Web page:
After years of over-grazing by Masai livestock, the habitat will take time to recover fully but there are signs that this is already happening.  Herbivores are present in big numbers and elephants seem to be abundant - we saw an unusually large group of 16 massive bulls.  Spotted hyenas occur in extraordinary concentrations and a large pride of 24 lions with three superb pride males have moved in.  Two of the sub-adults provided great entertainment when they tried to catch a wildebeest.  After some less-than-impressive stalking, they rushed at the wildebeest too early and it fled, leaving the two incompetent lions looking puzzled and apparently blaming each other!  There were other cats too and, each night, lying in my comfortable bed in our spacious tent, I heard the rasping calls of a leopard a short distance away.  

Birdlife is spectacular too.  The incoming flow of migrants continued unabated: white storks, black storks, steppe eagles and European bee-eaters were among the most visible while, around our tent, smaller migrants like pied wheatear and spotted flycatcher vied for our attention with local residents species such as the tiny red-fronted tinkerbird.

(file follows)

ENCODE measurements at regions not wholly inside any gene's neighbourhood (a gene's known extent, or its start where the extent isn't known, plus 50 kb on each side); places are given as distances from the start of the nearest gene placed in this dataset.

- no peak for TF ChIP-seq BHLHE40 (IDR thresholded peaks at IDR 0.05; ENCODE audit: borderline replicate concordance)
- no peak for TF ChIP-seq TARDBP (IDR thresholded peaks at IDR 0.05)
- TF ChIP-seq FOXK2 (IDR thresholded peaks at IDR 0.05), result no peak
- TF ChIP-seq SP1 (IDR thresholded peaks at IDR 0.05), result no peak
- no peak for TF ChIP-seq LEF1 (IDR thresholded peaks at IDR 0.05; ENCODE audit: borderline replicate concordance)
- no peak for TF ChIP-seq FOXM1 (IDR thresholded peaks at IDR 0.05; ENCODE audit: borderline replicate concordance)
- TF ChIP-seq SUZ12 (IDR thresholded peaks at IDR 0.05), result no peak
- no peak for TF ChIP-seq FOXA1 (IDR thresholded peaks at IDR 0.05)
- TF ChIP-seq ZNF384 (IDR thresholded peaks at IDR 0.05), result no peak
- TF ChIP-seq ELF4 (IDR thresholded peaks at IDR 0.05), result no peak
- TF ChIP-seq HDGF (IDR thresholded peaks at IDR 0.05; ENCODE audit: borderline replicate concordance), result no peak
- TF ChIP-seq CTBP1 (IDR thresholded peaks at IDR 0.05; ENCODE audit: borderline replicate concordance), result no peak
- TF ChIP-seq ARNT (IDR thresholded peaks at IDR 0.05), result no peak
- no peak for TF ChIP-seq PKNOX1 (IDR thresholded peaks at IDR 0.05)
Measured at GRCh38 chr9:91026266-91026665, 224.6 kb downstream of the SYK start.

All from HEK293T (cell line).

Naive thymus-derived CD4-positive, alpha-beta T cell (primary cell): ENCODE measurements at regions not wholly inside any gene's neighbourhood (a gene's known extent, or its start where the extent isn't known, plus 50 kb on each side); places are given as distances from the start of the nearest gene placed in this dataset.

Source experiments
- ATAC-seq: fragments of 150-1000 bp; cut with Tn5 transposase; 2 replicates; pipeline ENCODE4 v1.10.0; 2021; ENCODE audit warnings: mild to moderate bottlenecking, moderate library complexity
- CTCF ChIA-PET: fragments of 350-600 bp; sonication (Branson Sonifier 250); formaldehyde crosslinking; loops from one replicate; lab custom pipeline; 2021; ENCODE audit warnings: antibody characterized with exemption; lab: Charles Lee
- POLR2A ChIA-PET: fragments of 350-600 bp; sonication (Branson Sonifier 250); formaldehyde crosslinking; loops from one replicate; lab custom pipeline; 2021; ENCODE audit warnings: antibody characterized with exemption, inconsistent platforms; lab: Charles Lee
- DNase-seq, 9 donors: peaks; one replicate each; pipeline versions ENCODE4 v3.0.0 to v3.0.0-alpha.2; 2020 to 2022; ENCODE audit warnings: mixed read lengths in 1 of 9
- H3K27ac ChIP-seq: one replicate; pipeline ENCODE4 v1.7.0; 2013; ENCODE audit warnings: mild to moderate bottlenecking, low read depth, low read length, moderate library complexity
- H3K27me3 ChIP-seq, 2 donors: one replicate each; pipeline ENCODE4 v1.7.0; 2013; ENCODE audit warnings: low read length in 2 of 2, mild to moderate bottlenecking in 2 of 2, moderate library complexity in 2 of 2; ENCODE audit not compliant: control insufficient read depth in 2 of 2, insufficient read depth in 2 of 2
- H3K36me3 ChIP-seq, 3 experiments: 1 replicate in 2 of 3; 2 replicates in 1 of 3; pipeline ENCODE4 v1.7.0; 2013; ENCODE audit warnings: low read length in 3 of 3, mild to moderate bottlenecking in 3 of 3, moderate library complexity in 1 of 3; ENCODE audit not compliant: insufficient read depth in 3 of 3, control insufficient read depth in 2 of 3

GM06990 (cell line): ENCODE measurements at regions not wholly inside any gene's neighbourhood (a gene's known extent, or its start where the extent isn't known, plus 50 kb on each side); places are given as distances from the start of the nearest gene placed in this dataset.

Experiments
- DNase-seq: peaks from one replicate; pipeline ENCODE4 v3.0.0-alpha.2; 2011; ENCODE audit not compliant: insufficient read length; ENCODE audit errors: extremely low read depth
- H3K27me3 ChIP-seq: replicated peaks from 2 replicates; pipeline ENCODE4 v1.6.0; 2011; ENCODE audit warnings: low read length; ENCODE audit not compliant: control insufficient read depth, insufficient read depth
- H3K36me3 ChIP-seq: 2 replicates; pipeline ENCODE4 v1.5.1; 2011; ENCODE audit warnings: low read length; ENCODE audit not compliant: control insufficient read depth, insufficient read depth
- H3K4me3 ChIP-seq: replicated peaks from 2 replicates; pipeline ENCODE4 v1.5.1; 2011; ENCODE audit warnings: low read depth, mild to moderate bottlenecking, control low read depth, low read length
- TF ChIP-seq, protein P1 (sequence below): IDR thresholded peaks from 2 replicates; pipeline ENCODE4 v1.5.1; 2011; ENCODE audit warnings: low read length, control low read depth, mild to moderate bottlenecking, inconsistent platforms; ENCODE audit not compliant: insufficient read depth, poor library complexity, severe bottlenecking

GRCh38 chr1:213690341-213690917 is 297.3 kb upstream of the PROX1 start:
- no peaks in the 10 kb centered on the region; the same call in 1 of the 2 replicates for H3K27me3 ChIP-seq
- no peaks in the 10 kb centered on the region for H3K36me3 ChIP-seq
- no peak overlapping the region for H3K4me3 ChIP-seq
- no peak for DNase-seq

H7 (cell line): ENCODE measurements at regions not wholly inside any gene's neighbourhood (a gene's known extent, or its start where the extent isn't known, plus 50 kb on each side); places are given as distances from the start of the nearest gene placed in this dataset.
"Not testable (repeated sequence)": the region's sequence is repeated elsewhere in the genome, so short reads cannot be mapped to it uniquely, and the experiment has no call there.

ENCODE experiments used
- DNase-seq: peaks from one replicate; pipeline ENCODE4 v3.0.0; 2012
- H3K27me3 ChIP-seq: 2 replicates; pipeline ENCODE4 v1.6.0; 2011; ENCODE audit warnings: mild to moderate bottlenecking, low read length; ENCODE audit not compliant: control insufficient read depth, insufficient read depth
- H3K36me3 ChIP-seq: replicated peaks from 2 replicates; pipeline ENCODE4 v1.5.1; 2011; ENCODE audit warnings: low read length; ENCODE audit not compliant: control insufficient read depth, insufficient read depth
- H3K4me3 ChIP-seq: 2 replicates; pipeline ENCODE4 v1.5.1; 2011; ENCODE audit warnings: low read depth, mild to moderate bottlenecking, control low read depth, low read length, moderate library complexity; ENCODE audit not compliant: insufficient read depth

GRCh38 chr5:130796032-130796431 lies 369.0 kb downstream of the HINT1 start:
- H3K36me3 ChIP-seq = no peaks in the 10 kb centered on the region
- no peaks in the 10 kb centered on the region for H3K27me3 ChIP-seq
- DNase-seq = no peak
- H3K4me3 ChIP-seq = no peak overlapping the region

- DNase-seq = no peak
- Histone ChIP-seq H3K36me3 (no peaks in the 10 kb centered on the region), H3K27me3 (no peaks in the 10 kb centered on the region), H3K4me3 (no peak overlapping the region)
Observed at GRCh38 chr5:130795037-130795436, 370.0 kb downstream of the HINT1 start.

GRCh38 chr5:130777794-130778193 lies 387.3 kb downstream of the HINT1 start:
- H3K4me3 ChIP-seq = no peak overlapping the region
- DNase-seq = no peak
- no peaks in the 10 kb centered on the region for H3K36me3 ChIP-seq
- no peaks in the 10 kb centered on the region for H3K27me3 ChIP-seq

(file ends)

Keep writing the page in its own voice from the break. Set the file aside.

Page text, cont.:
As these conservancies are outside the National Game Reserve itself, some camps offer night drives, which appealed to me as I had heard reports of occasional sightings of aardvark.  To illustrate how difficult it is to see an aardvark, let me explain.  Prior to this trip, I had been on more than 110 African safaris, during which I had seen just one aardvark.   To put that in context, during that same time, I enjoyed well over 400 leopard sightings.   Not surprisingly, therefore, as we set off in search of this near-mythical nocturnal creature, the words "Mission Impossible" were echoing in my mind.  Incredibly, less than twenty minutes after leaving camp, we sighted an aardvark!  Clearly visible in the spotlight, this strange consumer of termites was bumbling around on the plain, just minding its own business.  We stayed with it for some time, during which it didn't just ignore our vehicle, it didn't even notice it!  A bizarre creature indeed but how fantastic!